If you’ve watched NWG’s first Feminism in Gaming, you’ll know that I think Noctis is a terrific character and that Final Fantasy XV is the best FF game to come out in years. But I’ll elaborate more on Noctis here than I will Final Fantasy XV itself. All I’ll say about the game is that, like FF8, the fact that Noctis is so close with the rest of the party and how amazing his relationship is with them. There are some really emotionally intense scenes between Noctis and his best bros, and I loved that so much because of how it defies toxic masculinity and develops Noctis as a character.

Noctis is a great character because he does experience some change in the course of the game, but he’s so refreshing in the fact that, despite is stereotypical edgy exterior, Noctis is a happy person, and intelligent person and free with is affections. It’s not often you see all three traits in a Final Fantasy protagonist. If they’re happy, they’re usually a bit slow or perverted. If they’re intelligent, they’re usually depressed or quiet. And if they’re free with their affections, they’re usually a flirt or considered “stupid”. Noctis destroys these stereotypes by loving his future wife (even if I think it’s too forced), supporting his friends and enjoying life.

Hopefully Square Enix will continue with the process of creating good main characters and work to improve their games even more. I think it’ll be a long time before we see Final Fantasy 16, but I can only hope the protagonist is as feminist as Noctis is.

#2 — Serah Farron from Final Fantasy XIII-2

Most people enjoy what Lightning brings to the FF13 table, but I have always preferred Serah as a protagonist. In the first FF13 game, I was much more attached to Snow and Serah’s story than I was any of the other characters, so I was incredibly glad to see Serah take the reigns in 13-2. It’s my opinion that the first Final Fantasy XIII should have been ditched (allowing 13-2 to be the core game and Lightning Returns to be 13-2), but I’ll save that opinion for another article.

It’s rare to see video games with a female protagonist, and it’s even rarer to see video games with a female protagonist that is allowed to own her femininity. I think to often we equate “tough” female protagonists with being “emotionless” and “angry”. This is done to rob a female protagonist of stereotypical feminine traits. It’s nice to see a break from stereotypes, don’t get me wrong. But forcing every female protagonist into that role isn’t true acceptance. It’s saying that females can only be protagonists if they subscribe to these “tough” qualities. Which is not true.

The only real downside is that Serah is not treated well in any Final Fantasy 13 installment; she is always used as a plotpoint and cannot control her own place in the series. But it is nice to see her be able to have her own story. Serah is a great protagonist because of her kindness towards Noel, her love for Snow and her sister as well as her bright and positive attitude. She is also not overly sexualized, which is even rarer for a good-natured female protagonist. It’s even more refreshing than Noctis. This is another trend that I hope is normalized in mainstream gaming.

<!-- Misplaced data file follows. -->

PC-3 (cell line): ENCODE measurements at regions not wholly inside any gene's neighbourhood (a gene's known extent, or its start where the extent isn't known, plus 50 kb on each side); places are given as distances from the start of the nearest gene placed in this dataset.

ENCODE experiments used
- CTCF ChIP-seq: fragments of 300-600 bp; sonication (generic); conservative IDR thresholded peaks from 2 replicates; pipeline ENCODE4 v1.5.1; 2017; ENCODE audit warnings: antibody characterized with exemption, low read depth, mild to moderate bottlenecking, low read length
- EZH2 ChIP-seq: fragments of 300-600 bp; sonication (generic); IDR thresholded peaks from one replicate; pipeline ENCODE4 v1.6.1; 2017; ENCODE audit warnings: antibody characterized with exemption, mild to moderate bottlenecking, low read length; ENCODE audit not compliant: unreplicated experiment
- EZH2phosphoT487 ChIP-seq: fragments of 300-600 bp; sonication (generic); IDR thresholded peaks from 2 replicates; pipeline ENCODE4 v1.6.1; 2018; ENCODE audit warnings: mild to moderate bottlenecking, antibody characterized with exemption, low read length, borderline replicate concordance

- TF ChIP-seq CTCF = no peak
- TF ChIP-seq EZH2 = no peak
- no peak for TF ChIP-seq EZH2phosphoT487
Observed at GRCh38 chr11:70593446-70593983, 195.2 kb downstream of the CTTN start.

#1 — Terra Branford from Final Fantasy VI

One of the most heated debates in the Final Fantasy fandom amongst veterans and newcomers is which game holds the title for “best Final Fantasy”: is it Final Fantasy VI or Final Fantasy VII? Personally, I enjoy Final Fantasy VI, but it’s not because I’m a fan of “old school Final Fantasy” or think the first five games are superior to every other. I like Final Fantasy VI because Terra is the best FF main character, hands down.

Terra not only happens to be a terrifically dynamic character, she is also incredibly powerful. She spends the majority of her game fighting for people who are suffering as well as protecting the people she came from. She struggles through the entirety of Final Fantasy 6 to learn what it is to feel. She herself is trapped by the people who sought to use her, and she is fiercely independent when she finally embraces herself. She is kind, but also willing to fight and protect the people she considers close. She is thoughtful and grows so much. Terra is just really…really great.

It is amazing to see a girl suffer so much and still achieve happiness, and it’s the kind of story that young girls and women need to see. Terra is the kind of main character that female gamers need. Her story ends happily, unlike Serah’s, and it’s that reason that Terra will always trump any other female protagonist in the Final Fantasy series to me. She is the most refreshing character despite her game being so old. I want another character like her; maybe Final Fantasy will deliver one day.

That’s all for this list. What are your thoughts? Do you think there are other great FF protags that I forgot or did not mention? Let me know; I’d love to talk about it with you!


Thanks for supporting NWG. Until we meet again!